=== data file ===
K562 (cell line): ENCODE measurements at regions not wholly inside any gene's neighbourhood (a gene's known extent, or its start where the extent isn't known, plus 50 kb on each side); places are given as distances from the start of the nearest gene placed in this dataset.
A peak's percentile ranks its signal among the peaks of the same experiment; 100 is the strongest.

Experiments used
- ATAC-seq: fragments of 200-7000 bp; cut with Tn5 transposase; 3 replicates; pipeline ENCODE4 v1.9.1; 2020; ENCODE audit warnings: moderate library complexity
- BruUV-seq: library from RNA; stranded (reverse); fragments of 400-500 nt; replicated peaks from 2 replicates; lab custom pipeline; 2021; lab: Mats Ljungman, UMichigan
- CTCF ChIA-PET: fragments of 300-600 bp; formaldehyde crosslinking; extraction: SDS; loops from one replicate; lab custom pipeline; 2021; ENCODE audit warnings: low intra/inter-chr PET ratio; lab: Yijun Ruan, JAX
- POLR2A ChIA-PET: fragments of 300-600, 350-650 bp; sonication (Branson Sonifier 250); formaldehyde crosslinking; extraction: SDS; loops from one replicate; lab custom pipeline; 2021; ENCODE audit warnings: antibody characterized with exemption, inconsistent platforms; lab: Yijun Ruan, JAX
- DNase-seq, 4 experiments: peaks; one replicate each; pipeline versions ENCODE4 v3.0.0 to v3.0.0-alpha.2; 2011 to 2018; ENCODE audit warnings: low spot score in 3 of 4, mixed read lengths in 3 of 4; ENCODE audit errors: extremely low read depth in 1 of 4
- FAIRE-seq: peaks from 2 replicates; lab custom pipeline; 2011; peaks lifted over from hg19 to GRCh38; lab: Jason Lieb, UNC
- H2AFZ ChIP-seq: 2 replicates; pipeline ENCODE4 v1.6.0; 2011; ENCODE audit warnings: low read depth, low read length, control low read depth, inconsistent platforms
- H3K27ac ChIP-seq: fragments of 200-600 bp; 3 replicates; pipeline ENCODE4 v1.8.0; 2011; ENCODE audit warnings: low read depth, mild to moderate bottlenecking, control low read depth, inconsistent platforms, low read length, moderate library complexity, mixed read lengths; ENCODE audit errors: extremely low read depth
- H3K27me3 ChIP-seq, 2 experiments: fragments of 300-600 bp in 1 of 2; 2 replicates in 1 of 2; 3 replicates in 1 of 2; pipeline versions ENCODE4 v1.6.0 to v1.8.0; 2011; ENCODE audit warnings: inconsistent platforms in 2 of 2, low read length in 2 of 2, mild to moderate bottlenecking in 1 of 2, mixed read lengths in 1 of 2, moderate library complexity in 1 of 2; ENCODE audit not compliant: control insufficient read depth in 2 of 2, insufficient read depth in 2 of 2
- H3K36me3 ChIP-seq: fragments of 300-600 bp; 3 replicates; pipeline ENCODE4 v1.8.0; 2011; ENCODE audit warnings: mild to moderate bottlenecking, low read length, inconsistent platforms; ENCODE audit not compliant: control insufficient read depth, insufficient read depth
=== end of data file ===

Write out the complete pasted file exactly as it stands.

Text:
K562 (cell line): ENCODE measurements at regions not wholly inside any gene's neighbourhood (a gene's known extent, or its start where the extent isn't known, plus 50 kb on each side); places are given as distances from the start of the nearest gene placed in this dataset.
A peak's percentile ranks its signal among the peaks of the same experiment; 100 is the strongest.

Experiments used
- ATAC-seq: fragments of 200-7000 bp; cut with Tn5 transposase; 3 replicates; pipeline ENCODE4 v1.9.1; 2020; ENCODE audit warnings: moderate library complexity
- BruUV-seq: library from RNA; stranded (reverse); fragments of 400-500 nt; replicated peaks from 2 replicates; lab custom pipeline; 2021; lab: Mats Ljungman, UMichigan
- CTCF ChIA-PET: fragments of 300-600 bp; formaldehyde crosslinking; extraction: SDS; loops from one replicate; lab custom pipeline; 2021; ENCODE audit warnings: low intra/inter-chr PET ratio; lab: Yijun Ruan, JAX
- POLR2A ChIA-PET: fragments of 300-600, 350-650 bp; sonication (Branson Sonifier 250); formaldehyde crosslinking; extraction: SDS; loops from one replicate; lab custom pipeline; 2021; ENCODE audit warnings: antibody characterized with exemption, inconsistent platforms; lab: Yijun Ruan, JAX
- DNase-seq, 4 experiments: peaks; one replicate each; pipeline versions ENCODE4 v3.0.0 to v3.0.0-alpha.2; 2011 to 2018; ENCODE audit warnings: low spot score in 3 of 4, mixed read lengths in 3 of 4; ENCODE audit errors: extremely low read depth in 1 of 4
- FAIRE-seq: peaks from 2 replicates; lab custom pipeline; 2011; peaks lifted over from hg19 to GRCh38; lab: Jason Lieb, UNC
- H2AFZ ChIP-seq: 2 replicates; pipeline ENCODE4 v1.6.0; 2011; ENCODE audit warnings: low read depth, low read length, control low read depth, inconsistent platforms
- H3K27ac ChIP-seq: fragments of 200-600 bp; 3 replicates; pipeline ENCODE4 v1.8.0; 2011; ENCODE audit warnings: low read depth, mild to moderate bottlenecking, control low read depth, inconsistent platforms, low read length, moderate library complexity, mixed read lengths; ENCODE audit errors: extremely low read depth
- H3K27me3 ChIP-seq, 2 experiments: fragments of 300-600 bp in 1 of 2; 2 replicates in 1 of 2; 3 replicates in 1 of 2; pipeline versions ENCODE4 v1.6.0 to v1.8.0; 2011; ENCODE audit warnings: inconsistent platforms in 2 of 2, low read length in 2 of 2, mild to moderate bottlenecking in 1 of 2, mixed read lengths in 1 of 2, moderate library complexity in 1 of 2; ENCODE audit not compliant: control insufficient read depth in 2 of 2, insufficient read depth in 2 of 2
- H3K36me3 ChIP-seq: fragments of 300-600 bp; 3 replicates; pipeline ENCODE4 v1.8.0; 2011; ENCODE audit warnings: mild to moderate bottlenecking, low read length, inconsistent platforms; ENCODE audit not compliant: control insufficient read depth, insufficient read depth